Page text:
The International Day of the World’s Indigenous Peoples, recognized by the United Nations, is observed every year on August 9th. But there is a large group of people in the United States that believes there should also be a day recognizing and celebrating the indigenous peoples of this continent, and there’s a specific day they want to use to reclaim it. Just last year, a unanimous vote of their city council elected that the second Monday in October be celebrated as Indigenous Peoples Day in the city of Seattle. Other cities and states in the United States have acknowledged the day as Native American Day or Discoverers’ Day.
Right now, it’s on American calendars as Columbus Day.
If you’ve got the day off, take some time to explore the other side of the story with some interesting titles.
The Illustrated Edition is the ultimate version of the 1970 classic. Not only does it include the full text of the book, but it has been curated with so much more additional historical material. This is the premier title about the history of the native peoples of the United States. It is difficult to take in a full swallow, but the breakup of the information with pictures and annotations allows for easily chewable bits. (The non-illustrated version is also available in both print, opens a new window and ebook, opens a new window formats, as well as downloadble audio, opens a new window.)
While the central focus of this book is Kit Carson, this book kicks you in the side with a well researched and thought out exploration of Western Expansion in the eyes of both the settlers and the people already settled. I wanted to throw things when I finished this book. (This is also available in downloadable audio on Overdrive, opens a new window, which is why I didn't just throw the book.)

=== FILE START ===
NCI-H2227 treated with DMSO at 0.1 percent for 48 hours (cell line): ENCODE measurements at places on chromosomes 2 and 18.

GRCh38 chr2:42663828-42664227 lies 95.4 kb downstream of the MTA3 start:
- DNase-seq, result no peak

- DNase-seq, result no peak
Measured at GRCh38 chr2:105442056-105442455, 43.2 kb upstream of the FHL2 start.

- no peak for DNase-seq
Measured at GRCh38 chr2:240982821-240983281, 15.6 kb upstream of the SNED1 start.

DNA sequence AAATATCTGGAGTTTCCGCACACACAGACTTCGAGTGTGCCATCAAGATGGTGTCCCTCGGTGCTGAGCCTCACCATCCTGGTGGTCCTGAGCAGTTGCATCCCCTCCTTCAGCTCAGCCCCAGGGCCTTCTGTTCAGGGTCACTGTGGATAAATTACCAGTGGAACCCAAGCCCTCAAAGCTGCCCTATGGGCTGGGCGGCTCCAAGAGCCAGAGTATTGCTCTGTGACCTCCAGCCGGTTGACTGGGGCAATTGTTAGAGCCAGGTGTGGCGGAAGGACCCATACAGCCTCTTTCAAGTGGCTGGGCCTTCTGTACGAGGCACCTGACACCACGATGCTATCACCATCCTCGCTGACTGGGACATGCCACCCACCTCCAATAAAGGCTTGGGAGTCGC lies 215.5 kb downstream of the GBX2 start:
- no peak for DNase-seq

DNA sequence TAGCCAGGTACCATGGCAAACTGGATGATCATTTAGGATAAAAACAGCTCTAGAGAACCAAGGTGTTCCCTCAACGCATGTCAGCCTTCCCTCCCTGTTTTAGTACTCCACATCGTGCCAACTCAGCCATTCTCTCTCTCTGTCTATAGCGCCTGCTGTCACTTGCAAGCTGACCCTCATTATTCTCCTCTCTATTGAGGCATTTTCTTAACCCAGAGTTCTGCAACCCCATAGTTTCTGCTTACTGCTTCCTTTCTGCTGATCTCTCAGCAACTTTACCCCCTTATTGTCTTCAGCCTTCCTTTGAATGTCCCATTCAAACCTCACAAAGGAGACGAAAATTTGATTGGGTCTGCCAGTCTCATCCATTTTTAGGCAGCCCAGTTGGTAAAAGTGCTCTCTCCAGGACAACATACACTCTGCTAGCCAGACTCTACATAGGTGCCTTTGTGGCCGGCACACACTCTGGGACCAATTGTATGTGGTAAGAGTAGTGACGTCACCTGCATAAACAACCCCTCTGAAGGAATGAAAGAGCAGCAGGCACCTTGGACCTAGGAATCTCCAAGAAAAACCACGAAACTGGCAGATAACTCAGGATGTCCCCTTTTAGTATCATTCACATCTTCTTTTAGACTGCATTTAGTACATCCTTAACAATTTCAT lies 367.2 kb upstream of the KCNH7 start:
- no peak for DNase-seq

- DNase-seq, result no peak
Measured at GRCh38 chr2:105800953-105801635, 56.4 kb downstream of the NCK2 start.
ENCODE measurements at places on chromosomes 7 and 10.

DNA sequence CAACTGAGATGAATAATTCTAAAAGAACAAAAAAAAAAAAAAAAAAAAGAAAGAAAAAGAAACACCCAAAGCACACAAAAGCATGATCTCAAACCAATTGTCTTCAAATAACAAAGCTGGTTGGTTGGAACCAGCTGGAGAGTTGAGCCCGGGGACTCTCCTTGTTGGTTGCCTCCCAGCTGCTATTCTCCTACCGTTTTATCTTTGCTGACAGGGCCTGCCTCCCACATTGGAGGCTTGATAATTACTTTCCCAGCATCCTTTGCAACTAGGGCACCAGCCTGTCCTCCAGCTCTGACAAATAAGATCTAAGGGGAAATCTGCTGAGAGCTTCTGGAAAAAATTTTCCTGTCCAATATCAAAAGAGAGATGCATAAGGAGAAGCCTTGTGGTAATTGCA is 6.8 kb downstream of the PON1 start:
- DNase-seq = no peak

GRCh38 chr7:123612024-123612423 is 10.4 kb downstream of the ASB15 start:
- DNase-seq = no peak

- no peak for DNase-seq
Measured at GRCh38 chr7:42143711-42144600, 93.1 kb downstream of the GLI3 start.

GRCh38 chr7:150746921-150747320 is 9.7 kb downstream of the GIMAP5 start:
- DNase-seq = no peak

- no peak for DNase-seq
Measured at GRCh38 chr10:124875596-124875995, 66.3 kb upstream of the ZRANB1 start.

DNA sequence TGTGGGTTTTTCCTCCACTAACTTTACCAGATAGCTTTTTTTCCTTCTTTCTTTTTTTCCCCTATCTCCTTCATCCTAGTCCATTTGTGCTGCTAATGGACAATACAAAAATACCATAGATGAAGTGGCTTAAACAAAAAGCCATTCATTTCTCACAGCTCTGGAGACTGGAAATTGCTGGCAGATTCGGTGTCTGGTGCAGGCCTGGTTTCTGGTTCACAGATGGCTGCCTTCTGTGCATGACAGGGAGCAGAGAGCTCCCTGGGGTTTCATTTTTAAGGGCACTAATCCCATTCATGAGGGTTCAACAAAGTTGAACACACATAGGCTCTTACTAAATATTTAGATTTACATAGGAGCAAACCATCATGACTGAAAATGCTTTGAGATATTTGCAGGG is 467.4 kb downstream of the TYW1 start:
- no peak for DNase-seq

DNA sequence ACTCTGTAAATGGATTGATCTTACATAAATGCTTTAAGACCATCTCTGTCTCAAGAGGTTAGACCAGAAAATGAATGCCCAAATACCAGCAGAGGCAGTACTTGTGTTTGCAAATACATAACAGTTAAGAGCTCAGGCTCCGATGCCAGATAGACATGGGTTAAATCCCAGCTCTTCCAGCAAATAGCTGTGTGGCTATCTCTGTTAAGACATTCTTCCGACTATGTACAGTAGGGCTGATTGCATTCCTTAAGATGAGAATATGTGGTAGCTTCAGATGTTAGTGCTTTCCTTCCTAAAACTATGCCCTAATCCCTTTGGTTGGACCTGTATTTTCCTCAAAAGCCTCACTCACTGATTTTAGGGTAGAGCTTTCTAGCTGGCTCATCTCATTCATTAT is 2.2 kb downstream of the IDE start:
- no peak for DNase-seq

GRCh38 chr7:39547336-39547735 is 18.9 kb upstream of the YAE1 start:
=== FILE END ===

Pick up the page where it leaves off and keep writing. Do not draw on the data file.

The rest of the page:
There are so many titles. And these are just the nonfiction. And there is even more, opens a new window in this list by a Brooklyn Public Library patron.
The terminology for reference to the tribal peoples that reside within the United States varies by resource. For instance, in our Gale research database, U.S. History in Context, the best results, particularly for primary sources, is by using the search term "American Indians", opens a new window, which is the designation elected for preferred use by tribal peoples in the mid-1990s, and is the most largely adopted academic term. You can also retrieve information searching "Native Americans" or "Native American Indians".
Want something just as important but a little more...fun? Here are some great books--primarily novels--by and about indigenous peoples, opens a new window. And here are some great teen/YA picks, opens a new window, and children's picks, opens a new window. Most of the authors listed, like Sherman Alexie, opens a new window and Joseph Bruchac, opens a new window, have a pretty strong repertoire behind them, so you might want to check them out more deeply.
If you want to take some time from reading after you've made it through a few of these, check out some of the documentaries or scripted films on Indieflix, opens a new window. Search or browse the collection for interesting stories about history and the present for various members of tribal communities. Or watch some of the streaming videos from PBS, opens a new window, including the We Shall Remain series.
And if you ever want to know more, check out what's going on at the Smithsonian's National Museum of the American Indian, opens a new window.